In just its third year, the Dempsey Challenge continues to grow in what it offers cyclists and runners, and event organizers are hoping the number of participants will climb as well.

Just like last year, it will be a two-day event with a run/walk, several cycling routes, festivities in Police Memorial Park in Lewiston and professional cyclists participating to encourage good fitness.

And like last year, a minimum fundraising goal of $150 is required along with the entry fees.

But based on feedback from last year, several parts of the event have changed, and that evolution will continue with the goal of growing the event, said event manager Aimee Arsenault.

Participation last year fell just shy of 5,000. This year the event is capped at 6,500.

New this year are a youth fundraiser, a 70-mile bike route and an omelet festival for the runners and walkers.

The youth initiative, a collaboration with the Children’s Hospital at Dartmouth in Lebanon, N.H., is aimed at starting philanthropy early. Funds raised by participants age 23 and under will be matched up to $100,000 by a grant, Arsenault said.

The initiative also challenges youths to dress up as their favorite superheroes, and adults can encourage the youths’ fundraising by wearing superhero costumes as well. Event founder Patrick Dempsey will wear a cape to support the effort.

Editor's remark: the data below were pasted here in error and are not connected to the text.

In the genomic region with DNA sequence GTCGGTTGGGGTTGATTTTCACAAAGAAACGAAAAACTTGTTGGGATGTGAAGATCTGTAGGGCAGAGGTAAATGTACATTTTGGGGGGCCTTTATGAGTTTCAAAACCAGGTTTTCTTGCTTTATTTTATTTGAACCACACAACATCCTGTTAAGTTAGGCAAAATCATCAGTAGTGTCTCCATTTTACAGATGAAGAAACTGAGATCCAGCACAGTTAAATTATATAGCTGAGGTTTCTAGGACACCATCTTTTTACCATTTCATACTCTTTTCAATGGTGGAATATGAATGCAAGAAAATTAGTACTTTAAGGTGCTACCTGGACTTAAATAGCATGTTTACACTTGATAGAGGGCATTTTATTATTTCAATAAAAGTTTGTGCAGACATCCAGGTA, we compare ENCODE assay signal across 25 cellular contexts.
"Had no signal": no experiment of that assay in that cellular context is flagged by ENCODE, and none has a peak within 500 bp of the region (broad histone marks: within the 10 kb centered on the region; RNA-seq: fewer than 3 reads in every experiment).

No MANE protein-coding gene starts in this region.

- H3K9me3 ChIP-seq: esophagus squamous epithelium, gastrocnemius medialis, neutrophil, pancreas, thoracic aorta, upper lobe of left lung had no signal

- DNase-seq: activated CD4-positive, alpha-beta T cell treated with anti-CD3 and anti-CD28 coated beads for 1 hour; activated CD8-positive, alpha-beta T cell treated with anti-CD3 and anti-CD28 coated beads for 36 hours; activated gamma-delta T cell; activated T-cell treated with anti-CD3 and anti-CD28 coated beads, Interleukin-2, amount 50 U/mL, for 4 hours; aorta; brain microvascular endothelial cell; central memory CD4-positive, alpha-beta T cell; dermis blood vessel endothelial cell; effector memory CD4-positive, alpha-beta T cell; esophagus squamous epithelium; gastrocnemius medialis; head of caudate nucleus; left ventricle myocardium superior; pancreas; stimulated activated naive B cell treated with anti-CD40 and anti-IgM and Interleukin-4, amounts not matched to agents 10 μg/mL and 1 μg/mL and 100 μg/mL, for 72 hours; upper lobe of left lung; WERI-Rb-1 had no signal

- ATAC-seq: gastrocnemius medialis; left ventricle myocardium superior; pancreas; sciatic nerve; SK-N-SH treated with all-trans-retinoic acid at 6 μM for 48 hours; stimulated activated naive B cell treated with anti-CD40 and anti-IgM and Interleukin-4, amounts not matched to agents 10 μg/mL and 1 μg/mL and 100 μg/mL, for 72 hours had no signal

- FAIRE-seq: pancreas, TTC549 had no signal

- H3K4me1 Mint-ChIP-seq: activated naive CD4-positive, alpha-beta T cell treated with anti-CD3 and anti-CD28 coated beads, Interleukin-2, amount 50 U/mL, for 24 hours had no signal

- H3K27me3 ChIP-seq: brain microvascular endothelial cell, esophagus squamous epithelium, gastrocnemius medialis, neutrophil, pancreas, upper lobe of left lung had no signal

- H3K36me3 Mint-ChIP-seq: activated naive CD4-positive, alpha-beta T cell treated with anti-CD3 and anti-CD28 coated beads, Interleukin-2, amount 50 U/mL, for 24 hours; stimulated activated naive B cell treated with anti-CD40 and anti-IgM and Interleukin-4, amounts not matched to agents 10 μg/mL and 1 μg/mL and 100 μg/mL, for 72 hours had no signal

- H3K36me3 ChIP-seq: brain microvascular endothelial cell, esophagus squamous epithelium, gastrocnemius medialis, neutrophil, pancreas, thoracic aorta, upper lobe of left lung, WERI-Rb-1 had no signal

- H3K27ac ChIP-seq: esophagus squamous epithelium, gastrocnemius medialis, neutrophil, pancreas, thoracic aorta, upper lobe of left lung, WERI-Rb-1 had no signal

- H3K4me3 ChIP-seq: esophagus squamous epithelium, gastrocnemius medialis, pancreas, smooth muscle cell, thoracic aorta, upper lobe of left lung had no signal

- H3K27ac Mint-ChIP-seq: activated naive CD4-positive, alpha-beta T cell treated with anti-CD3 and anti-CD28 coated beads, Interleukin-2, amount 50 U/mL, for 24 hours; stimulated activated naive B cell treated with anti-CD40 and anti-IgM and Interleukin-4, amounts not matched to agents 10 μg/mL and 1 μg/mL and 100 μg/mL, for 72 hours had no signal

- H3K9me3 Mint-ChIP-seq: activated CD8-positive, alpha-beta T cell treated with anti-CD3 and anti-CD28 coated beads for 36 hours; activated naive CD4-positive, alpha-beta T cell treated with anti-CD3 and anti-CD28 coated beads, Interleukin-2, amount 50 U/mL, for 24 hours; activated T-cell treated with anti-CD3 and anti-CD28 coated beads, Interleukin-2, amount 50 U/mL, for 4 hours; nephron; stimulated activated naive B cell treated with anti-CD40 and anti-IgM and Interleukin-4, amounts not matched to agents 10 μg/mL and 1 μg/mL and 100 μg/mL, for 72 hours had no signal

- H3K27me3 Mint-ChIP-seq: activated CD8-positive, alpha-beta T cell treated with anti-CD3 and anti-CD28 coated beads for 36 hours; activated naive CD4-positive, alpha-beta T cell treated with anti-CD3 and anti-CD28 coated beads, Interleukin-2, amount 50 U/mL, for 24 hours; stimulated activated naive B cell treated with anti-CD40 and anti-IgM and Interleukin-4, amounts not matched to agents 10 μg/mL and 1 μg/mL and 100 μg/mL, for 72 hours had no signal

The 70-mile route was added to the cycle event to accommodate folks who want more of a challenge than the 50-mile course.

“The 100 is grueling. I think some people felt there was a little hole there, and they needed a steppingstone between the 50 and 100 so they could work their way up,” Arsenault said.

And a hospitality tent for runners and walkers has been added for the morning of Oct. 8, to complement the after-cycle lobster bake on Oct. 9.

In the breakfast tent, volunteer chefs from Lewiston Regional Technical Center will make omelets to order, with food donated by Hannaford, to help keep the event local.

“Some of the feedback we’ve gotten is that runners and walkers maybe haven’t gotten as much attention or felt as special,” Arsenault said. “They do constitute more than half of our participants, we wanted to make sure they’re acknowledged.”

The strong contingent of pro cyclists helps raise awareness and increase enthusiasm about the event.

Levi Leipheimer will return, and be joined by Tom Danielson, who placed ninth overall in the Tour De France this year, and by retired pros Davis and Connie Phinney. Davis is an Olympic bronze medalist and Connie is a gold medalist. And having women pro cyclists at the event has been a goal of the Challenge from the start, Arsenault said.

The $150 minimum pledge required last year helped push the funds raised from $500,000 in 2009 to $1.1 million in 2010, with all the participant-raised money going to the Patrick Dempsey Center for Cancer Hope and Healing in Lewiston.

The hope is to grow the fundraising as well.

The sponsorships and donated produce and goods, as well as the registration fees, go to the cost of running the event, about $500,000 over the two days, Arsenault said.

“So much product is donated, everything for the hospitality tents. The lobsters are not donated, but given at a great discount, and the fruit, yogurt and water,” Arsenault said.

Staff Writer Deirdre Fleming can be contacted at 791-6452 or at:

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